But the people we call leftists seem, as you note, to have chosen a particular route. They see alienation as a problem they are unwilling to live with, but seek a solution to it, not through a more complete harmonization of themselves with an objectively deducible natural order, nor with a scheme of personal empowerment through an increase in virtue, but through a program of changing “society” to suit their tastes through the agency of politics. The problem arises however of what norms or values are to become the new social norms; since the acid which the liberal ultimately resorts to (once charges of moral inconsistency have been rhetorically leveraged for all they are worth against the hegemony of the dominant mores) is the process of deconstructing all norms so that “differences” supposedly become irrelevant.

    The problem however, and as you have previously pointed out, is that you can pretend that differences in behavior do not exist in a socially meaningful way; but the natural world doesn’t care about your pretense that those who plant crops and make things on the one hand, and those who do not on the other, are qualitatively or practically the same. One is clearly responsible for producing objective effects which the other is not. Therefore, the leftist must somehow eliminate or at least minimize that inconvenient fact as well. Which is why modern liberals inevitably take the road to social insect-hood, and seek a life of emotional fulfillment based of security of social place. It’s functionally a kind of a-theistic and degenerately bestial inversion of the notion of Christian complementarity. Though, I doubt many leftist activists would themselves really be personally satisfied with being worker drones: no matter how many gold stars they received between their antennae, no matter how many weeks they were allotted a room at a Black Sea Coney Island thronging with flabby spandex sheathed drones like themselves, nor how comfortable a death they were guaranteed by the ministering state.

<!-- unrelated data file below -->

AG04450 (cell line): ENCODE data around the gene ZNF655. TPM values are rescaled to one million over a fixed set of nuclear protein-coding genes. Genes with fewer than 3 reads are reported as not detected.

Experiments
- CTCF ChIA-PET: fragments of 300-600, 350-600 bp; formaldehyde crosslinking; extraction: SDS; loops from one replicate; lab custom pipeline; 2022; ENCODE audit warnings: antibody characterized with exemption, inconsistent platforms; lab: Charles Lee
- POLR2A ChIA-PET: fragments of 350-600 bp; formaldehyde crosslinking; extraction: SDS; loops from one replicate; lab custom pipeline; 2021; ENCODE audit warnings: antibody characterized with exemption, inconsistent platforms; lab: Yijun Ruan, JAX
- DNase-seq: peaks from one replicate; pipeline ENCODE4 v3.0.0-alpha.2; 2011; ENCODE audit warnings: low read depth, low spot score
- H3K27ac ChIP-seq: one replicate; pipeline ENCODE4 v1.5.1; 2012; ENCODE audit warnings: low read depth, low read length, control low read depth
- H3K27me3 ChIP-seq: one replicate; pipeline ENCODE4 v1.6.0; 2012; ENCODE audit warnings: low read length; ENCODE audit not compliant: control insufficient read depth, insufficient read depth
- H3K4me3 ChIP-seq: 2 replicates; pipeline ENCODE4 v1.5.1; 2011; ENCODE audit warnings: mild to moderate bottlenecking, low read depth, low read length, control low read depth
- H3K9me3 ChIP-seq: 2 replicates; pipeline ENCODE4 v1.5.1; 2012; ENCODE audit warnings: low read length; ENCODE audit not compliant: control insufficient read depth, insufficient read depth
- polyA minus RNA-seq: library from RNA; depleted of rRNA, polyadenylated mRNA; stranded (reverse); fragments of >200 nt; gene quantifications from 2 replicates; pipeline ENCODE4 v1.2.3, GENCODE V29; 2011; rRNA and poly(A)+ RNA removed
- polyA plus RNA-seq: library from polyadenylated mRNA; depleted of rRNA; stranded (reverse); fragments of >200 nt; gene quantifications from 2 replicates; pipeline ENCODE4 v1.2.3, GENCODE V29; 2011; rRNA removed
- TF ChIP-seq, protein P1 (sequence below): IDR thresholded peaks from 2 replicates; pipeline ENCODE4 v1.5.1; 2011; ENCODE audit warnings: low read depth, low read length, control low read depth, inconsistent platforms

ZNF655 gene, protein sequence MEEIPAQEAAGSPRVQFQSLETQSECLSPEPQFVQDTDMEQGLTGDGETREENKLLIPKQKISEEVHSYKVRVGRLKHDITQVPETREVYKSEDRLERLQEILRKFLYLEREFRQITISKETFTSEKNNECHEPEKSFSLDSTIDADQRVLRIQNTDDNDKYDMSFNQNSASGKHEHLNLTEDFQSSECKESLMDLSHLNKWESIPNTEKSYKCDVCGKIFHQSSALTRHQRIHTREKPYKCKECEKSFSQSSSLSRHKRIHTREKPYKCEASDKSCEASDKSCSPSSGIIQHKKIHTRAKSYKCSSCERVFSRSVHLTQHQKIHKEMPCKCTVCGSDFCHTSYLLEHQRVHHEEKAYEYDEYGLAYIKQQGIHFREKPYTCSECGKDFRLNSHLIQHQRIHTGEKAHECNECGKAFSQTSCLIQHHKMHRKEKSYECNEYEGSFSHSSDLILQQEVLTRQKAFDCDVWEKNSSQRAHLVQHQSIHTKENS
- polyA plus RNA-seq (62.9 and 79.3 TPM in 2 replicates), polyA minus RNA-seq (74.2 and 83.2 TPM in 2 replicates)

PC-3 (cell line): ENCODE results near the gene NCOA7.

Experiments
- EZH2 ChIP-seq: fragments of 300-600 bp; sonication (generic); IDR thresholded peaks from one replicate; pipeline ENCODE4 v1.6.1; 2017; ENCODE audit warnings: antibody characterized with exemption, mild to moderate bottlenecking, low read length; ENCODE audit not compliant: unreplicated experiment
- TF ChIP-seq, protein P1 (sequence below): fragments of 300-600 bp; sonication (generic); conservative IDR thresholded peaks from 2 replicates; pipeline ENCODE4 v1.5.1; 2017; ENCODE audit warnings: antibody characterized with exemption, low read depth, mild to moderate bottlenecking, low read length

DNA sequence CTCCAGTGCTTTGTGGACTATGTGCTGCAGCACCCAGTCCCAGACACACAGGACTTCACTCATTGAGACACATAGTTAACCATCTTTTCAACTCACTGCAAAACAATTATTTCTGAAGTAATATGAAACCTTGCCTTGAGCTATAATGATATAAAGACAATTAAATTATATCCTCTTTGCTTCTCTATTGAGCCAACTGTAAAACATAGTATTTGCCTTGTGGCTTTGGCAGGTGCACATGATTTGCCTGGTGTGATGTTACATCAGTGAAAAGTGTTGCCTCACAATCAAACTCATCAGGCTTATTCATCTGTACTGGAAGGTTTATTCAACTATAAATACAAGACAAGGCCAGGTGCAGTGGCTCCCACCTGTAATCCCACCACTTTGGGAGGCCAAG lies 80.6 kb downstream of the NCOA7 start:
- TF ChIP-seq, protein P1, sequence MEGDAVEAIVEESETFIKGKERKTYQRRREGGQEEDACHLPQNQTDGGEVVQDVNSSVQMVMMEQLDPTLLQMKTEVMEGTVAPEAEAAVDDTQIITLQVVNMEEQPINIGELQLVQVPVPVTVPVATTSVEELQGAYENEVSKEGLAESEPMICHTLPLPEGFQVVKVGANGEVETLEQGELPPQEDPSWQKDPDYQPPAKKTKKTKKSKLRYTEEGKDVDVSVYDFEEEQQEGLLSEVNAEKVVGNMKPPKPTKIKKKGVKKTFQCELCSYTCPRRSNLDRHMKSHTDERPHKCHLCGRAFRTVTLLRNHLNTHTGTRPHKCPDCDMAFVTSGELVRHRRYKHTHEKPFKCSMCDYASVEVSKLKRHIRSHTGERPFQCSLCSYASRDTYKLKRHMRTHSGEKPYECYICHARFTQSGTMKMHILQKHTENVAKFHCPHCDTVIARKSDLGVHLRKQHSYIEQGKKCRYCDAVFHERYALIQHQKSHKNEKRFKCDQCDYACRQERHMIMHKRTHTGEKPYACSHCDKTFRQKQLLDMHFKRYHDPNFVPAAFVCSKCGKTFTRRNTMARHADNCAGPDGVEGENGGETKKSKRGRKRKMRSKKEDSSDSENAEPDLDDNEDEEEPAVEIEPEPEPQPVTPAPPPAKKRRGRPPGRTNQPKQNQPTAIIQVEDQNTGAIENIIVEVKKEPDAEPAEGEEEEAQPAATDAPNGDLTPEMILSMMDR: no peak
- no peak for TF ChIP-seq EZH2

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  5. Eric said

    Lewis makes a number of terrific points, but one of his best (From “The Abolition of Man”) was that much of left wing ideology is based on “Debunking”, i.e., discrediting anything traditional or conservative. However, Lewis points out (paraphrasing) “There are things the debunkers believe to be themselves immune to the debunking process”. Thus the left winger feels pefectly free to deny (and even openly ridicule) the validity of such things as religion and belief in God, yet should anyone try to deny (or question in any way) the validity of gay marriage, they will howl bloody murder!